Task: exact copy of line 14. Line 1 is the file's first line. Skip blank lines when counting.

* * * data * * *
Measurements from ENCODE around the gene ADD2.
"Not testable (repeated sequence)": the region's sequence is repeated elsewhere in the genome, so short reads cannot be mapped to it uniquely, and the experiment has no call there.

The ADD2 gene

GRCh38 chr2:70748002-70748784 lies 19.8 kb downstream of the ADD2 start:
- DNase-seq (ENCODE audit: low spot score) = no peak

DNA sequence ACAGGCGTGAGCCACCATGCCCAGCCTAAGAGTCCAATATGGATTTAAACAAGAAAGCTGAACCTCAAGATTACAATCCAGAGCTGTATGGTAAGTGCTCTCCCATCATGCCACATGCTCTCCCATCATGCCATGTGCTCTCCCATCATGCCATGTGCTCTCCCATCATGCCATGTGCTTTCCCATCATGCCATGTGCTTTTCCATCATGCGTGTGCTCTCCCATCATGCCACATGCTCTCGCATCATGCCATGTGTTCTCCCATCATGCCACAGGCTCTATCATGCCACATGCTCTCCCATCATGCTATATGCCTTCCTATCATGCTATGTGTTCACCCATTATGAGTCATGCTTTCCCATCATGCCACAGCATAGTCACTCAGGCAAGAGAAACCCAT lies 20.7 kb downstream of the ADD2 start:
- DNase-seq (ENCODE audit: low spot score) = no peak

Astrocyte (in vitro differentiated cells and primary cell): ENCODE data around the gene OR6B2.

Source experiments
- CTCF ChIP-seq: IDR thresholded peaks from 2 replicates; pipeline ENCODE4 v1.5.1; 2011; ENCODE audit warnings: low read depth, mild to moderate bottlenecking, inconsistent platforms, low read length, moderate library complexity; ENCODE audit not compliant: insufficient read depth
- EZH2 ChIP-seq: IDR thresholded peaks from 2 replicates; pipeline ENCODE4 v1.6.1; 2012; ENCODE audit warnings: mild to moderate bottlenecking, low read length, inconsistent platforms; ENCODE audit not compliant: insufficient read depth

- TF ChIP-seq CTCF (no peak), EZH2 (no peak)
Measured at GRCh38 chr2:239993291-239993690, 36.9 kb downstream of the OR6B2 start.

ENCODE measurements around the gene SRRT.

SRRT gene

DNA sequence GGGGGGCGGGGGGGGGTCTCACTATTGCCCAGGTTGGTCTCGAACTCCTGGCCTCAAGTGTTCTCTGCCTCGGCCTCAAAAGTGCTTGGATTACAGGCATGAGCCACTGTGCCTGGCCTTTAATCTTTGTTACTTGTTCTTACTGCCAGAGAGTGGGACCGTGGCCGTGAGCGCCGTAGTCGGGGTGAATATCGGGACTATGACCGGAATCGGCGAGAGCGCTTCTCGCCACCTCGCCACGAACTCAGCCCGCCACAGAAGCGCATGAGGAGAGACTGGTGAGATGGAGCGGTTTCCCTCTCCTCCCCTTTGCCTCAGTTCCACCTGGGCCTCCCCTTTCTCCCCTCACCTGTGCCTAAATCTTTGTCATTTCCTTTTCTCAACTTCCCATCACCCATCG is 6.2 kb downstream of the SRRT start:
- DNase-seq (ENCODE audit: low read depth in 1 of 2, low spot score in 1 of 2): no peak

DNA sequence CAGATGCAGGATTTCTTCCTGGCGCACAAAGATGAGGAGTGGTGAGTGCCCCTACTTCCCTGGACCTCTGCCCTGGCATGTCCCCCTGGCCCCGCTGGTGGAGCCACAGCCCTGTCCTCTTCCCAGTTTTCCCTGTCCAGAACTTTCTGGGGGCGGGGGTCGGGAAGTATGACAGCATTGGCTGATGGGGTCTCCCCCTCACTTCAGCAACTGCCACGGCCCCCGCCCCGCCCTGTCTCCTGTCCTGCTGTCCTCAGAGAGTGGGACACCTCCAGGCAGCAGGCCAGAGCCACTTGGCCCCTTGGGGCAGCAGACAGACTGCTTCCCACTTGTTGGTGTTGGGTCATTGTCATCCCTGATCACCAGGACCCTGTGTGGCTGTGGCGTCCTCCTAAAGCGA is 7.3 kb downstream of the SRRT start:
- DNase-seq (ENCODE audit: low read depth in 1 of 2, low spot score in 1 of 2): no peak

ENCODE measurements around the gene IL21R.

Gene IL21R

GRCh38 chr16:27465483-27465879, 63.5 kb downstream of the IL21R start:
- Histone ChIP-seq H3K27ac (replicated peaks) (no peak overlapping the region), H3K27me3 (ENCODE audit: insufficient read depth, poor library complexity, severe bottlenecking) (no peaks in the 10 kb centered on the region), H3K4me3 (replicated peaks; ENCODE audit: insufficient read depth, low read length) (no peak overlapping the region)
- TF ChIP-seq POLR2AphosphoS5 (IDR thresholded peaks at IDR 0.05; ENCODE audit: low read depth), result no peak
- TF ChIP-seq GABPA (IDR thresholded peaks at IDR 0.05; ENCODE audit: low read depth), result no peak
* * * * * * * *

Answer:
ENCODE measurements around the gene SRRT.